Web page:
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Book Time: 6 books to celebrate Halloween

Halloween may look a little different this year, but you can always celebrate with books, says columnist Lisa Day
2020 10 29 Book Time Halloween
Six books that celebrate Halloween. Supplied photo/Lisa Day

I absolutely love Halloween. But Halloween should be fun, not spooky or gross. I like pumpkins and ghosts, not severed hands and people jumping out at me. Regardless of how you celebrate Halloween this year, enjoy it with books.

Children's Book of Mythical Beasts & Magical Monsters (DK,

There are three sections in this book – nature and nation, magic and mayhem and quests and battles, with each section offering a number of mythical beasts and magical monsters including werewolves, Okuninushi and the white rabbit and the rainbow snake, among others.

You are able to look at the similarities and common elements in myths from around the world as well as the relationship between gods of different cultures. You can read tales and look at some of the creatures up close.

Each section has different bits of information so you can learn more about the creature and how it was viewed in the world. There are lots of labelled illustrations to help explain Goddess Durga, a Hindu warrior who uses her destructive power to triumph over evil. We learn of her multiple forms, her family connections and one of her epic battles.

Cool book with lots of information about the creatures we see in books and movies.

Creak! Squeak! Halloween (DK,

What's Halloween without a flap book? In this book, little ones are invited to the castle to celebrate Halloween, but they have to go through a pumpkin patch, into a house, through a room and into a forest before arriving at the castle. Along the way, kids are invited to look behind doors, the steam of a cauldron and a hole in the tree to discover who is behind it – stuffed frogs, witches and black cats. The book is a mix of cartoon illustrations and real objects, including stuffed animals. This is a cute book with lots of colours and fun flaps.

Dracula Spectacular (PGC Books,

The Draculas, Mr. and Mrs., live in a dark and spooky house. Then one day, Dracula child arrives. But right from the beginning, he wasn't interested in what his parents were teaching him. Instead of pouncing and frighting people, he asked his teddies to join him for tea and wore bright and colourful outfits. His parents insisted he be like them until one night Dracula boy goes out and meets a little girl, and everything changes.

I like this book by Lucy Rowland and illustrated by Ben Mantle. The story is cute. I like that Dracula boy is exactly who he wants to be and he doesn't change for anyone. And at the end, Dracula boy paves the way for other monsters to be who they want to be, too. The illustrations are cute, too.

The Ride-by-Nights (PGC Books,

What a unique book by Walter de la Mare (and illustrated by Carolina Rabei). As kids get ready and go trick-or-treating, witches are also out, silhouetted against a purple sky. As the witches play tricks on each other, we get to see their faces and notice they aren't any different from ourselves. We learn about the various constellations as the witches fly through the sky both in words and the constellation displayed in the night sky.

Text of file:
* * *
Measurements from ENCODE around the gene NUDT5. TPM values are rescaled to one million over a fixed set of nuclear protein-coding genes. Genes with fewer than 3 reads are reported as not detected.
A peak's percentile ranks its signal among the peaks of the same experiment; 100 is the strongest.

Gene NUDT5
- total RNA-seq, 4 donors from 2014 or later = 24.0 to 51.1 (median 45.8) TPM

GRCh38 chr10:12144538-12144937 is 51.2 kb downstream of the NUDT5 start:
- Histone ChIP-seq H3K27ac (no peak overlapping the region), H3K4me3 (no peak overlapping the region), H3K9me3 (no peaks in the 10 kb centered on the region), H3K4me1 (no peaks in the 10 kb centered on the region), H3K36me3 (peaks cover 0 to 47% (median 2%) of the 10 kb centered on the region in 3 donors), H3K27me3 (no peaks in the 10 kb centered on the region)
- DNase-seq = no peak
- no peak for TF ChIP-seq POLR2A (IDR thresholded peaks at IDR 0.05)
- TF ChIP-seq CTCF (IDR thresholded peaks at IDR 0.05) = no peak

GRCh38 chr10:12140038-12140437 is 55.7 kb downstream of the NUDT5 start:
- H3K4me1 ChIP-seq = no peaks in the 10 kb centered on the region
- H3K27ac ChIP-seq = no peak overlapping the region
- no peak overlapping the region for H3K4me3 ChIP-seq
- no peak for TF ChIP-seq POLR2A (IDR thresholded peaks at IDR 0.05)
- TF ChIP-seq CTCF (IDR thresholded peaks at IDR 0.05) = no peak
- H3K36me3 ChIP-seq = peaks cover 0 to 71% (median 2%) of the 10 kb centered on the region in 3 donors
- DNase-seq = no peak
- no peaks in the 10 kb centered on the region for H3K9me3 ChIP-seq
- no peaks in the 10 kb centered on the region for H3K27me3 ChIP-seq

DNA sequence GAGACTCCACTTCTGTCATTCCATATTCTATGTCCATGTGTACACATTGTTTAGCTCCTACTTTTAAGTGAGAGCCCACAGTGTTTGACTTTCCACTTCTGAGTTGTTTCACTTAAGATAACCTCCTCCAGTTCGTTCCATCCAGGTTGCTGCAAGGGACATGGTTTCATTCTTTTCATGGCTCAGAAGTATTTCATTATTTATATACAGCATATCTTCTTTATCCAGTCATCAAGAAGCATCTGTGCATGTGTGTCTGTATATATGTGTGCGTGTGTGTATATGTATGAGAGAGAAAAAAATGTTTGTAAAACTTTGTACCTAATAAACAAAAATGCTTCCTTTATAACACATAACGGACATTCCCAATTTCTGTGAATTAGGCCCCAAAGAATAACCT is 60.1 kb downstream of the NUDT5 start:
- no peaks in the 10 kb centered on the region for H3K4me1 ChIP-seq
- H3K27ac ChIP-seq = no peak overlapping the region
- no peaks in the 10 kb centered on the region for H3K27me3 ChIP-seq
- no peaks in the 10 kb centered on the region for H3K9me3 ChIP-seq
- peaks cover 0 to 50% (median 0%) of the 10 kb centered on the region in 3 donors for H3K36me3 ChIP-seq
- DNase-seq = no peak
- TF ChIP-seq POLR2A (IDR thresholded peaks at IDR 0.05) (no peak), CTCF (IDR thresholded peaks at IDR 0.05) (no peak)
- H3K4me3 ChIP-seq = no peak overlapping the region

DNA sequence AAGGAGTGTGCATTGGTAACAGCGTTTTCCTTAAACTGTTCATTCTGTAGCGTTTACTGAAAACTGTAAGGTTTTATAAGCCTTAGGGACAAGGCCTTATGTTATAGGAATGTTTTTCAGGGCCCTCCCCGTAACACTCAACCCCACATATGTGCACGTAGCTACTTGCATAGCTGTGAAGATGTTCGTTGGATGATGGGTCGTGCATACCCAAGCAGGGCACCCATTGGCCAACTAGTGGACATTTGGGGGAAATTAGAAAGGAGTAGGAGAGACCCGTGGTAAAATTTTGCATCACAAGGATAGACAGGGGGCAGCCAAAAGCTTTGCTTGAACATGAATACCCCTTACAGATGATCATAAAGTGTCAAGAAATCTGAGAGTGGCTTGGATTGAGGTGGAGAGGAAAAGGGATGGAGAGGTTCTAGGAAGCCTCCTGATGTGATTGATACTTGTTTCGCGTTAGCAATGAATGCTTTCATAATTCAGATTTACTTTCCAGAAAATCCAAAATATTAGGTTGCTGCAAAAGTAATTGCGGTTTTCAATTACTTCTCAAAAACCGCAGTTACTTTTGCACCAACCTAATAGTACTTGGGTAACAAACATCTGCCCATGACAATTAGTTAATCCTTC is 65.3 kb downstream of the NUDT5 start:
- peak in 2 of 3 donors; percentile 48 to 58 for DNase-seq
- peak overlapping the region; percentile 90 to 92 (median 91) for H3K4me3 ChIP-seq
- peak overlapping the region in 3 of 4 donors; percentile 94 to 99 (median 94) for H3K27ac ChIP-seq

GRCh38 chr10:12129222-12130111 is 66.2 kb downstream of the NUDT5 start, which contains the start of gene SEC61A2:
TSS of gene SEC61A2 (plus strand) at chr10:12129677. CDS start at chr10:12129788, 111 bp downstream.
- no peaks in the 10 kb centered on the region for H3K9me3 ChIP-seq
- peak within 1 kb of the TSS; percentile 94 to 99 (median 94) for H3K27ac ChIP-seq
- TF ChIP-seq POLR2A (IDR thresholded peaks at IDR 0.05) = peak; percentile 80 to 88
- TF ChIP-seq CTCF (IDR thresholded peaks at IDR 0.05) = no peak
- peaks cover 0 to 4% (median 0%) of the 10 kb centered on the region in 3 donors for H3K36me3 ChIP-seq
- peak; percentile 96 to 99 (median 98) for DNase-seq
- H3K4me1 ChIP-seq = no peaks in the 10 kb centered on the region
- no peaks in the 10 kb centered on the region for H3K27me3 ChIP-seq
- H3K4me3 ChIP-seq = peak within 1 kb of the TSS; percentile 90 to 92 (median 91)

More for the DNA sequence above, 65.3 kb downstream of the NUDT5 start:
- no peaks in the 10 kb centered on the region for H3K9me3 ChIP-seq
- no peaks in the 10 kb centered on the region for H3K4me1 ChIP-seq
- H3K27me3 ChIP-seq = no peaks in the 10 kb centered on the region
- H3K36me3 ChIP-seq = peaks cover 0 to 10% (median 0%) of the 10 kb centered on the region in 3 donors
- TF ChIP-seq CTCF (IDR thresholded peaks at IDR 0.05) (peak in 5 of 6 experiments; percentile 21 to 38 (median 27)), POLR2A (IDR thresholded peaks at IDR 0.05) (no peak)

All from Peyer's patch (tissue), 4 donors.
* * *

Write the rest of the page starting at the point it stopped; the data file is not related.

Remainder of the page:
Scritch Scartch (Raincoast Books,

Claire isn't interested in her dad's job, writing about the ghosts that “haunt” Chicago and showcasing their stories on his tour bus. Claire is a scientists, and ghosts don't exist. One night, forced to help her dad on his bus, Clair sees a boy dressed in white with sad, dark eyes at the back of the bus. But when she goes to check it out, the boy is gone. Then things start happening – scratching, voices in the dark, the number 396 everywhere she looks and then the boy with the dark eyes begins to follow her.

“Claire is being haunted. The boy from the bus wants something and Claire needs to find out before it's too late.”

I don't like to be scared and I scare easily. This middle grade book had some moments, but would be fine for people like me. I liked that the author shared a part of Chicago's history I obviously didn't/wouldn't know about. I also liked the side story of Claire and her friend Casley and the importance of understanding everyone has something going on in their life.

Villains (DK,

Disney. DK. Villains. Can anything be more perfect?

I am a HUGE Disney fan and often like the villains. I was Maleficent for Halloween long before Angelina Jolie picked up the role (and therefore made you realize perhaps she wasn't as much of a villain as Disney claimed.)

Some villains, like Ursula and Cruella De Vil get multiple pages, showcasing not only themselves but their evil lairs. Some characters get lumped into a category such as Filled With Greed, featured Madame Medusa, Bill Sykes and Tamatoa. Each character is described and offers an illustration.

There are very few villains I didn't know, which likely tells you how many Disney movies I have watched.

Villains is a great book for people who love Disney and want to see more of their favourite characters.

Happy Halloween.

Lisa Day is the author of two book blogs, Book Time, where she reviews a variety of books for a variety of readers and offers author Q&As, and Follow her on Twitter @LisaMDayC, Instagram @LisaMDayC and @LisaMDayReads, and check out Book Time at and on facebook at